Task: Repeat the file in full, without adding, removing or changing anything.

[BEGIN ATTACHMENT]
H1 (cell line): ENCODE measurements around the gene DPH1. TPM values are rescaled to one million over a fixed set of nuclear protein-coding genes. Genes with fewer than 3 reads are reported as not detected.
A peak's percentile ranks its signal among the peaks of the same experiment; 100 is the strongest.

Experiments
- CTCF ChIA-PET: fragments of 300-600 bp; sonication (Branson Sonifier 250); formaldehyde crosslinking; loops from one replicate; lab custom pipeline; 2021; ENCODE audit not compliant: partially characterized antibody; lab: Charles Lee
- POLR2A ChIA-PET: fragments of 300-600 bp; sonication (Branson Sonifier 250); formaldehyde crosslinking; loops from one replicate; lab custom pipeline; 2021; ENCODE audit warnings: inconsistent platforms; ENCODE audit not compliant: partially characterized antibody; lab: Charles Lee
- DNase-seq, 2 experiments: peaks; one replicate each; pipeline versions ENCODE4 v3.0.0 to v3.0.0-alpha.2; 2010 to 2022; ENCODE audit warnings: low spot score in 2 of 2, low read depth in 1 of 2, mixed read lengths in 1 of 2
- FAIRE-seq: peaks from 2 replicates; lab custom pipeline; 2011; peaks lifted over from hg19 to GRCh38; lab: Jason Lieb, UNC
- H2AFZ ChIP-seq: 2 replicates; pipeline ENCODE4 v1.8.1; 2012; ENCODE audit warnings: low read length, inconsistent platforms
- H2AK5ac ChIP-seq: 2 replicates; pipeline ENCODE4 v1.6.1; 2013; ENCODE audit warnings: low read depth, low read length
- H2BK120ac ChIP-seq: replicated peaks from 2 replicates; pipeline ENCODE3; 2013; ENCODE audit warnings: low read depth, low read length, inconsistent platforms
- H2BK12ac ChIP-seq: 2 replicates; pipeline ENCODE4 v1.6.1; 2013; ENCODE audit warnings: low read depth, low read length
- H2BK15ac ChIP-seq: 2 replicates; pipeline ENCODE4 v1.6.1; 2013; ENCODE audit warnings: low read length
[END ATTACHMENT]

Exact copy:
H1 (cell line): ENCODE measurements around the gene DPH1. TPM values are rescaled to one million over a fixed set of nuclear protein-coding genes. Genes with fewer than 3 reads are reported as not detected.
A peak's percentile ranks its signal among the peaks of the same experiment; 100 is the strongest.

Experiments
- CTCF ChIA-PET: fragments of 300-600 bp; sonication (Branson Sonifier 250); formaldehyde crosslinking; loops from one replicate; lab custom pipeline; 2021; ENCODE audit not compliant: partially characterized antibody; lab: Charles Lee
- POLR2A ChIA-PET: fragments of 300-600 bp; sonication (Branson Sonifier 250); formaldehyde crosslinking; loops from one replicate; lab custom pipeline; 2021; ENCODE audit warnings: inconsistent platforms; ENCODE audit not compliant: partially characterized antibody; lab: Charles Lee
- DNase-seq, 2 experiments: peaks; one replicate each; pipeline versions ENCODE4 v3.0.0 to v3.0.0-alpha.2; 2010 to 2022; ENCODE audit warnings: low spot score in 2 of 2, low read depth in 1 of 2, mixed read lengths in 1 of 2
- FAIRE-seq: peaks from 2 replicates; lab custom pipeline; 2011; peaks lifted over from hg19 to GRCh38; lab: Jason Lieb, UNC
- H2AFZ ChIP-seq: 2 replicates; pipeline ENCODE4 v1.8.1; 2012; ENCODE audit warnings: low read length, inconsistent platforms
- H2AK5ac ChIP-seq: 2 replicates; pipeline ENCODE4 v1.6.1; 2013; ENCODE audit warnings: low read depth, low read length
- H2BK120ac ChIP-seq: replicated peaks from 2 replicates; pipeline ENCODE3; 2013; ENCODE audit warnings: low read depth, low read length, inconsistent platforms
- H2BK12ac ChIP-seq: 2 replicates; pipeline ENCODE4 v1.6.1; 2013; ENCODE audit warnings: low read depth, low read length
- H2BK15ac ChIP-seq: 2 replicates; pipeline ENCODE4 v1.6.1; 2013; ENCODE audit warnings: low read length